SpaceX image of the BFR orbiting the moon

SpaceX may be sending tourists to the moon, but they won’t be moonwalking

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Sep 20, 2018, 12:42 PM EDT

SpaceX might have just announced that the first lunar vacation will be happening by 2023, but the only people to actually walk on moondust have been NASA astronauts, and it looks like it will stay that way.

Just launching humans into space is dangerous enough. Japanese billionaire Yusaku Maezawa and the artists who will fly with him on this out-of-this-world getaway will take that risk to enjoy a view that no one has seen from a spaceship window since 1972. It will probably be worth whatever undisclosed amount he paid, but there are serious reasons no amount of money could ever get his footprints on the moon’s surface.

The launch is only part of the inevitable survival challenge that comes with a voyage to our satellite. SpaceX will have to ensure its BFR will keep passengers alive while ensuring it takes off with a boost from a rocket massive enough to push it into lunar orbit (that part shouldn’t be an issue).

You would probably think an easy solution to moonwalking would be landing the BFR directly on the moon. SpaceX has pulled off many Earth landings that have had everyone following the descent of those spacecraft holding their breath. If visionary founder and CEO Elon Musk has his way, he will land humans on Mars, though probably not for leisure. All that backup makes a landing seem possible — but not so fast.

When the Apollo missions reached the moon, two of the three astronauts aboard had to climb out of the Command Module into a cramped Lunar Lander, navigating through its tiny, triangular window while the third astronaut would wait to pick them up after the moonwalk. NASA seriously considered creating a Command Module that would touch down on the moon directly, but a vehicle able to land and blast off again, never mind propel itself through space and back to our planet without getting demolished during re-entry. It would have to be a leviathan.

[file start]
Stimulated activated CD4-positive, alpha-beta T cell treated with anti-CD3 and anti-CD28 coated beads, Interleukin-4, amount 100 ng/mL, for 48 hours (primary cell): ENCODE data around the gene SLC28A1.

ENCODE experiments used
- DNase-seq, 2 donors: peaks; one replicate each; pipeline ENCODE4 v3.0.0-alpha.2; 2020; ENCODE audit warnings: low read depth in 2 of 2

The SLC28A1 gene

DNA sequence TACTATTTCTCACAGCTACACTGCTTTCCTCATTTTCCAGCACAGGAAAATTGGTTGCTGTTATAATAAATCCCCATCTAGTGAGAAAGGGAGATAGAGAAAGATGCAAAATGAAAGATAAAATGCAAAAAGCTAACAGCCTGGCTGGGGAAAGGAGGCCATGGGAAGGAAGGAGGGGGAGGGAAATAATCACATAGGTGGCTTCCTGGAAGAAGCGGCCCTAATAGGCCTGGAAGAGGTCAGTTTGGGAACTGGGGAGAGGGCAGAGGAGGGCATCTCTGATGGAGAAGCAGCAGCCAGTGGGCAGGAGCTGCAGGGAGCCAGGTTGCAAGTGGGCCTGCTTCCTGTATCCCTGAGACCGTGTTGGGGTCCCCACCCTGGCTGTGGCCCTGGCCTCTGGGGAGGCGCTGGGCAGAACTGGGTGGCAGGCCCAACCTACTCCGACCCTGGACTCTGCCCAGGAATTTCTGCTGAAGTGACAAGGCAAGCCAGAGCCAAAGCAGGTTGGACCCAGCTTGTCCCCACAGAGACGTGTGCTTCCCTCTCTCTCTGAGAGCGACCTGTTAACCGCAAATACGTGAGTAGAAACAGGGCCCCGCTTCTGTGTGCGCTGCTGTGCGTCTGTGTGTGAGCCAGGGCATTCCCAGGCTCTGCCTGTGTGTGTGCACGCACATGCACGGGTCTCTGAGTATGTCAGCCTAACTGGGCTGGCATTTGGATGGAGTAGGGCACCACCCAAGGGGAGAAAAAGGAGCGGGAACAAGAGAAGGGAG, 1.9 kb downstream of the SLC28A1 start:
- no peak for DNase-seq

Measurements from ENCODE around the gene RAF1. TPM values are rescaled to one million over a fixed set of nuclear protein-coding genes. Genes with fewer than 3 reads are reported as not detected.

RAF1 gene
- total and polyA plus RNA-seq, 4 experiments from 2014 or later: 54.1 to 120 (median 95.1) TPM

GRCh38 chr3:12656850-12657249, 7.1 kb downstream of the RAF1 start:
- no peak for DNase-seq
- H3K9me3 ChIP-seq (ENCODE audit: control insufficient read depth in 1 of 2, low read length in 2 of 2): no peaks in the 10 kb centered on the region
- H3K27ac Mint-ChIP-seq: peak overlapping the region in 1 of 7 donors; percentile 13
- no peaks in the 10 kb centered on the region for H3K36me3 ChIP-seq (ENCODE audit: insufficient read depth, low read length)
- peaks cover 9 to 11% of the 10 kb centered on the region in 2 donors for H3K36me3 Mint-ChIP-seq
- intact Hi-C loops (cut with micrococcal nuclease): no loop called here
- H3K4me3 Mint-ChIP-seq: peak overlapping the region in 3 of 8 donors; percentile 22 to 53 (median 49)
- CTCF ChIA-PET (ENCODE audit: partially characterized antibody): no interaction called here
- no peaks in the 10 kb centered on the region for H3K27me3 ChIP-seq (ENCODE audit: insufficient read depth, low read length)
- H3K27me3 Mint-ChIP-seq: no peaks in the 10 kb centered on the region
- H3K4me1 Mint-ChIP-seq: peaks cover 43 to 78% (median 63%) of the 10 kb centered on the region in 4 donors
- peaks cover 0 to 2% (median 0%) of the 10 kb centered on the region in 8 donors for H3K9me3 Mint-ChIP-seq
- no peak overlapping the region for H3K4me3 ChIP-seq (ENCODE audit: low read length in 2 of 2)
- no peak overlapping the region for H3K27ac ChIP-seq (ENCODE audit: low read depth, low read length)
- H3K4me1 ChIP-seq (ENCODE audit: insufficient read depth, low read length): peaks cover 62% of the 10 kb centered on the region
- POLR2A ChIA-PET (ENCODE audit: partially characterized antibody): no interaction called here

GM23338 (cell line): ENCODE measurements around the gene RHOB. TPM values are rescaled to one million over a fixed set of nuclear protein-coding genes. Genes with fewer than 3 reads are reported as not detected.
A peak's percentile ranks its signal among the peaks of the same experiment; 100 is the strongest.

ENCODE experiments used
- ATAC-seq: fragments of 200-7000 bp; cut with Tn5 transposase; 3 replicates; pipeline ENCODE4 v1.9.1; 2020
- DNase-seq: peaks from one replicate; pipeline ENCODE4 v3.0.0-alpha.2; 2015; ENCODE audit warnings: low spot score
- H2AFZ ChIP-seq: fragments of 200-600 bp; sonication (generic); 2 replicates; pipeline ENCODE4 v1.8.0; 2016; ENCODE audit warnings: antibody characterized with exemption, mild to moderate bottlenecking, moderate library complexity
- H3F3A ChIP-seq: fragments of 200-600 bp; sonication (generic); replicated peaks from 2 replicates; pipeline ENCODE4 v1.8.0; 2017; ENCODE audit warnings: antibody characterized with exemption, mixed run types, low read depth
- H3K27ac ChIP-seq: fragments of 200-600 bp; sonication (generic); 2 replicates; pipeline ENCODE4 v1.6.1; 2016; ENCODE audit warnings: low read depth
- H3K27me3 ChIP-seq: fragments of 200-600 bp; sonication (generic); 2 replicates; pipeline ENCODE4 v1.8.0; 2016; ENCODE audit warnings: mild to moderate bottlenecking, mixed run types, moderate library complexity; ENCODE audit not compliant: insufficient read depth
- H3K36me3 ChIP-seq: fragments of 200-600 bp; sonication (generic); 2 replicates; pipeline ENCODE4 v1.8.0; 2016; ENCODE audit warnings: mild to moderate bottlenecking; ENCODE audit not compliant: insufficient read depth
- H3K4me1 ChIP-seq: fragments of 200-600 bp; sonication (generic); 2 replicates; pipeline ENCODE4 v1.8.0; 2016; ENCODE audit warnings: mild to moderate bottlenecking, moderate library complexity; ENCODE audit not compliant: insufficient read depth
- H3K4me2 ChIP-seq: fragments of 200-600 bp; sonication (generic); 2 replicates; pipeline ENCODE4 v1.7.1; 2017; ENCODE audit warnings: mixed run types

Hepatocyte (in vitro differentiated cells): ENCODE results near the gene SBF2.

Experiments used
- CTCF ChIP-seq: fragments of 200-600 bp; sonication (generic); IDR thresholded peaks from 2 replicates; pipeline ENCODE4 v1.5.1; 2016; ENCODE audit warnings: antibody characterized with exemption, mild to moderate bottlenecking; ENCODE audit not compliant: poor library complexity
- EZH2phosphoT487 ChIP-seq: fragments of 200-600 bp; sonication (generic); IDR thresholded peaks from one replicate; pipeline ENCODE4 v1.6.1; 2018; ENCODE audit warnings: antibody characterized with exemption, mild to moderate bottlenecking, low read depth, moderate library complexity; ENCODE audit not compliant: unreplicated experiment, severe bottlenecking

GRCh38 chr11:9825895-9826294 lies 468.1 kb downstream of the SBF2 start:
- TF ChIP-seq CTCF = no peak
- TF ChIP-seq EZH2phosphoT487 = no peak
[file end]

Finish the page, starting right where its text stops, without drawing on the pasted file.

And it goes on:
This is why NASA left those plans behind decades ago. Though SpaceX has released a hypothetical video (above) showing a direct BFR moon landing, the company has never disclosed how exactly that would be possible.

Could SpaceX build a lunar lander? Technically, it could, but NASA didn’t have to worry about luxury accommodations when it sent experienced astronauts to explore the moon. So long as astronauts reached their destination safely and were able to carry out the mission ahead, accommodations didn’t need to be too plush.

SpaceX has to worry even more about the comfort and safety of its travelers, because not only will they be expecting something high-class, but no amount of training can possibly put even the richest citizens on the same level with legit astronauts. In the end, that makes the most convincing argument for keeping Maezawa and his friends in orbit.

Even without a moonwalk, this trip is going to make Twitter explode.

(via LiveScience)

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